I’m sure you’ve heard the joke before. Q. What’s the difference between a supermarket trolley and a retail analyst? A. The trolley has a mind of its own.
Could the same not also be levelled at the retail industry itself? I’ve observed before how often Tesco copies ideas: from organic veg boxes and advertising straplines to price guarantee websites and own-label products, its mimicry isn’t always clever, but it’s often effective in neutralising competitive advantage.
Yet the truth is, everyone’s at it. Supermarkets are engaged in a space race, even though volumes are declining.
Three of the big four have followed John Lewis in offering a price guarantee, without any obvious increase in sales. Waitrose has just launched a loyalty card, even though Tesco’s reining back the Clubcard points. And Morrisons is seriously contemplating online, while rivals are using stores to subsidise their online custom.
As our columnist Sue Mountstevens says this week, R&D in retail stands for ‘rip-off and duplicate’. Instead of seeking out a point of difference, it’s as if everyone wants to be the same. And somehow better at the same time.
At its results this week, Sainsbury’s cited research to try to measure what would happen if it could neutralise opposition. “If Asda, Tesco, Sainsbury’s and Morrisons all had similar size stores that were equally easy to get to and had the same prices,” it asked in the online survey, “which one would you use?”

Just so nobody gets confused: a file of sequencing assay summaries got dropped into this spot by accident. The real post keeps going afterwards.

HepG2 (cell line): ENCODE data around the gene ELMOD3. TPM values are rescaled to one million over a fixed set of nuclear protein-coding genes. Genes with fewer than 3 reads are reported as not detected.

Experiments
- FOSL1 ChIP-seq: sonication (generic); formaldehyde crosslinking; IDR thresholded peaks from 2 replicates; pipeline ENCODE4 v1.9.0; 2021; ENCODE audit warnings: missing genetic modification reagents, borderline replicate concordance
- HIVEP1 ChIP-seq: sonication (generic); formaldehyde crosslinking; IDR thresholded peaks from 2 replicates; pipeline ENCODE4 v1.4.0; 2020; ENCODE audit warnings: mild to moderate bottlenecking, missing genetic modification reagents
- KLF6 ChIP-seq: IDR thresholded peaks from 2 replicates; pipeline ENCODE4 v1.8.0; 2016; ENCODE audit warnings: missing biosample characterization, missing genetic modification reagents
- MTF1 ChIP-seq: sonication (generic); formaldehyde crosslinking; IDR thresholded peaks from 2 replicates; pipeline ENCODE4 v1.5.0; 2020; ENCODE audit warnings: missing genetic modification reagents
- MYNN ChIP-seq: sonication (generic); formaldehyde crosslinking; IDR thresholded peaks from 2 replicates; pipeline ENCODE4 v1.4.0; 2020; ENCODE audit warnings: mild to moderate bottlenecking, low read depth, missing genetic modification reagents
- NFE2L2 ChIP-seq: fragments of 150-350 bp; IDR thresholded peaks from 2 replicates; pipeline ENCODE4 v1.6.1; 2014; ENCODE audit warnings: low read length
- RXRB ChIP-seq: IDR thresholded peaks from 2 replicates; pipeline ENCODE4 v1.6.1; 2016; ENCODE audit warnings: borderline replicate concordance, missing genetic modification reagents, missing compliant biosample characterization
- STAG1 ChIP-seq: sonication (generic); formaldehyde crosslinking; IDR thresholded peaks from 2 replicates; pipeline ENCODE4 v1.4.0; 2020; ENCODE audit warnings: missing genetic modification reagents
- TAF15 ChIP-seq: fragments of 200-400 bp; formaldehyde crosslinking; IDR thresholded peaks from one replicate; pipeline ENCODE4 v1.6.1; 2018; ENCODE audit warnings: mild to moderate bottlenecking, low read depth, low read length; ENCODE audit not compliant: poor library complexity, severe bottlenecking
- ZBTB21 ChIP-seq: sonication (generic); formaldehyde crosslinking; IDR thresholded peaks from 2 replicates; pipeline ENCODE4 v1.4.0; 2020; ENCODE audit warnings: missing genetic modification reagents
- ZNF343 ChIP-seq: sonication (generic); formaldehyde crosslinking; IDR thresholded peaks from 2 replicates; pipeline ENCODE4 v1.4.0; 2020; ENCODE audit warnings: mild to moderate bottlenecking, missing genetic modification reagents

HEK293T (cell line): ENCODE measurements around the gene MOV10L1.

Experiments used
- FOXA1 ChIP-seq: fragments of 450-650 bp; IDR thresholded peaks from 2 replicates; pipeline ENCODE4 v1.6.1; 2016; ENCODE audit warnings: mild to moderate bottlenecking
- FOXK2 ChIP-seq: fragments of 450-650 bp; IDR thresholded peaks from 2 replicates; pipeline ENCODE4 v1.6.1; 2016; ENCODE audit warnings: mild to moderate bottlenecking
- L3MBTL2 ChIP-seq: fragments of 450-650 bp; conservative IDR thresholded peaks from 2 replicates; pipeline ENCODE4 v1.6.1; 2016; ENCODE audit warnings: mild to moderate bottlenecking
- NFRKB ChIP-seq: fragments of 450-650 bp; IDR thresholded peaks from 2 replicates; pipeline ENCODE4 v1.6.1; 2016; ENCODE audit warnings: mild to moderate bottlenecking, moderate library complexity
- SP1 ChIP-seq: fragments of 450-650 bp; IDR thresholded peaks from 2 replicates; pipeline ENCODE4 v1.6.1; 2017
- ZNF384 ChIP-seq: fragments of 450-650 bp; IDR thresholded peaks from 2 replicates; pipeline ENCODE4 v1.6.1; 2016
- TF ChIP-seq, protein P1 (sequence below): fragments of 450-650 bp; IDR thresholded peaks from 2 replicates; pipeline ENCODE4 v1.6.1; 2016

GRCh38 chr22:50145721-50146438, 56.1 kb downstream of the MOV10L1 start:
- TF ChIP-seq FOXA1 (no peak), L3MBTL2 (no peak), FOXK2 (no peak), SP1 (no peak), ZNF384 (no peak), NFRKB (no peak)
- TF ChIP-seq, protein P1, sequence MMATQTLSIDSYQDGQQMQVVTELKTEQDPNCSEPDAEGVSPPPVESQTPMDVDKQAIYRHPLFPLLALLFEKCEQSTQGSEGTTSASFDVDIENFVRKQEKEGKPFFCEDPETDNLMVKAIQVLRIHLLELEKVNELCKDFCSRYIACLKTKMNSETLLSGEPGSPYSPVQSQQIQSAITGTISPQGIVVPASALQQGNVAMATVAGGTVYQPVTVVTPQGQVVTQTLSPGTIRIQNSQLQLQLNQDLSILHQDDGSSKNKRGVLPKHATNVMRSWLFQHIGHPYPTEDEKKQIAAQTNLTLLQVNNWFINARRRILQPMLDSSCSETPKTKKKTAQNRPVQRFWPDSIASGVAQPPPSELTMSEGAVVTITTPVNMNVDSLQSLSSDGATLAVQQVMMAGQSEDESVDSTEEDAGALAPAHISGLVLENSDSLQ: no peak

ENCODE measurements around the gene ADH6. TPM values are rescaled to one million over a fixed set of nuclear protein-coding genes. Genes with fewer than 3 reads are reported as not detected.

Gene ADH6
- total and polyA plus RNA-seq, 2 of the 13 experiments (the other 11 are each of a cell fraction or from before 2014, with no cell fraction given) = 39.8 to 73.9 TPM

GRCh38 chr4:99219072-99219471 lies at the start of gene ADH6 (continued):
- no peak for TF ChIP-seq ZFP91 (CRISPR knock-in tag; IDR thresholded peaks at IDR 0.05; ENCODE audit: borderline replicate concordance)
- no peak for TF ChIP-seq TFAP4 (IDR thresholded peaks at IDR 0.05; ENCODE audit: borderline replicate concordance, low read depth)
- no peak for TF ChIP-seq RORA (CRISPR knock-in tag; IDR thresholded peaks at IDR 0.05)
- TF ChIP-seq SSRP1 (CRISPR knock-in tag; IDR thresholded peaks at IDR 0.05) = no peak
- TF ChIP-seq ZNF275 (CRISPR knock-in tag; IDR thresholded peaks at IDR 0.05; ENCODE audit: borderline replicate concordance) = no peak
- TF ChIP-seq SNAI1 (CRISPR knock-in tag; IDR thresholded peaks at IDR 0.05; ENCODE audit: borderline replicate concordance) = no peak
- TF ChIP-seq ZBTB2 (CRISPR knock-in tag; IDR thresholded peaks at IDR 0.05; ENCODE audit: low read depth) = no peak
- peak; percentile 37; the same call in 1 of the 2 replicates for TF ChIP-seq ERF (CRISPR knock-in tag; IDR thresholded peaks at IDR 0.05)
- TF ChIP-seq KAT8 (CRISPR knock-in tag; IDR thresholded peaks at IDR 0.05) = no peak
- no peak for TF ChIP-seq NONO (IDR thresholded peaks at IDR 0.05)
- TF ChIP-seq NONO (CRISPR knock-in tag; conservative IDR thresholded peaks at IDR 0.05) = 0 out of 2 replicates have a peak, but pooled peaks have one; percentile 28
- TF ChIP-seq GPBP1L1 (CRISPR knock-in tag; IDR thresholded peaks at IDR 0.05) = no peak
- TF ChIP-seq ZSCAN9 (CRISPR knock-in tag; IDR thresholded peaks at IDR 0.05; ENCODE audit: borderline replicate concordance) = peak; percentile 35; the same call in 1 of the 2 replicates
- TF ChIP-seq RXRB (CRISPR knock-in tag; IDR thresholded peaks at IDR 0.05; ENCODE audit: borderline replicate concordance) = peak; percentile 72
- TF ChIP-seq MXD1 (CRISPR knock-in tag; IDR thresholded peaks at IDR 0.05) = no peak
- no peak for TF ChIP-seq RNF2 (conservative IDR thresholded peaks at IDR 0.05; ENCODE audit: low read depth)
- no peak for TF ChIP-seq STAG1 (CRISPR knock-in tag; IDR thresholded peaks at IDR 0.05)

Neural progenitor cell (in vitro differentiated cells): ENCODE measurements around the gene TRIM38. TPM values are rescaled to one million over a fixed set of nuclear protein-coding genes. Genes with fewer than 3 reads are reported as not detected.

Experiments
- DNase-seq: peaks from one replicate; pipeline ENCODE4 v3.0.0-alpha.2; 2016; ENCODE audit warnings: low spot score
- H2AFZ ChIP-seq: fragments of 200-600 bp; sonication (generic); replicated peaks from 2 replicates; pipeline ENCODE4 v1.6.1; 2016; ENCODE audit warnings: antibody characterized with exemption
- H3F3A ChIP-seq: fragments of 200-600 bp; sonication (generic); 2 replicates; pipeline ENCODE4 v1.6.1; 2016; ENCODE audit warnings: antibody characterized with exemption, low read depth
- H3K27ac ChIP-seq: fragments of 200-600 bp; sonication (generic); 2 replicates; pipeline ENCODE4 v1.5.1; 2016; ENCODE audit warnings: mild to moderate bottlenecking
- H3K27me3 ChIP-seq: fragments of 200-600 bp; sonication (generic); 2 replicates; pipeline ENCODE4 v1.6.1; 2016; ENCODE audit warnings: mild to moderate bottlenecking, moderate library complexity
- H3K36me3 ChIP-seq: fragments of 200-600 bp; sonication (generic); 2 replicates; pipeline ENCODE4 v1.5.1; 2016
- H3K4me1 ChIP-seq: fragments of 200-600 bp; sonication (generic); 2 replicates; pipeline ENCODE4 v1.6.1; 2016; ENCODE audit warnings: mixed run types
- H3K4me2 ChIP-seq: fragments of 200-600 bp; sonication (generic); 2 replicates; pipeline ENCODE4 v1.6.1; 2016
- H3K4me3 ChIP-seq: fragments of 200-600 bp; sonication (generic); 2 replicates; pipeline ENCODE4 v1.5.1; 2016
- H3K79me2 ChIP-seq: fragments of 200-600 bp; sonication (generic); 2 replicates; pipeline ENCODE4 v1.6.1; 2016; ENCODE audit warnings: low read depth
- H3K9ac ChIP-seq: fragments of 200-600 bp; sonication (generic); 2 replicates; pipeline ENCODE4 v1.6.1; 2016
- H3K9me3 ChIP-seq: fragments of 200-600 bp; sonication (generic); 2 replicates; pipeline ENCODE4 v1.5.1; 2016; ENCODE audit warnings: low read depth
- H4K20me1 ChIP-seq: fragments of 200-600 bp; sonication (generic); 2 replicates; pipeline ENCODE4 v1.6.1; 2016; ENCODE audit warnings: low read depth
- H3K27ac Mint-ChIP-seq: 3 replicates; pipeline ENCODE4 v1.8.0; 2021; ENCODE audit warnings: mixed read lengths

Naturally, a lot more shoppers said they would like to shop at Sainsbury’s. And Morrisons and Asda would also see a slight pick-up in trade. Only Tesco would see a decline. And interestingly, a survey by CACI shows 65% of Morrisons customers who shop online do so at Asda.
So that’s bad news for Asda if Morrisons launches a website. In theory. Yet I can’t help thinking this hypothesising is a bit of a waste of time. If all things were equal, I would buy my groceries in Selfridges, while The Grocer’s offi ces would be on the penthouse floor.
But all things aren’t equal. I bought a sausage roll for lunch, and we’re here in Crawley. And after almost 150 years, what keeps us strong is innovation.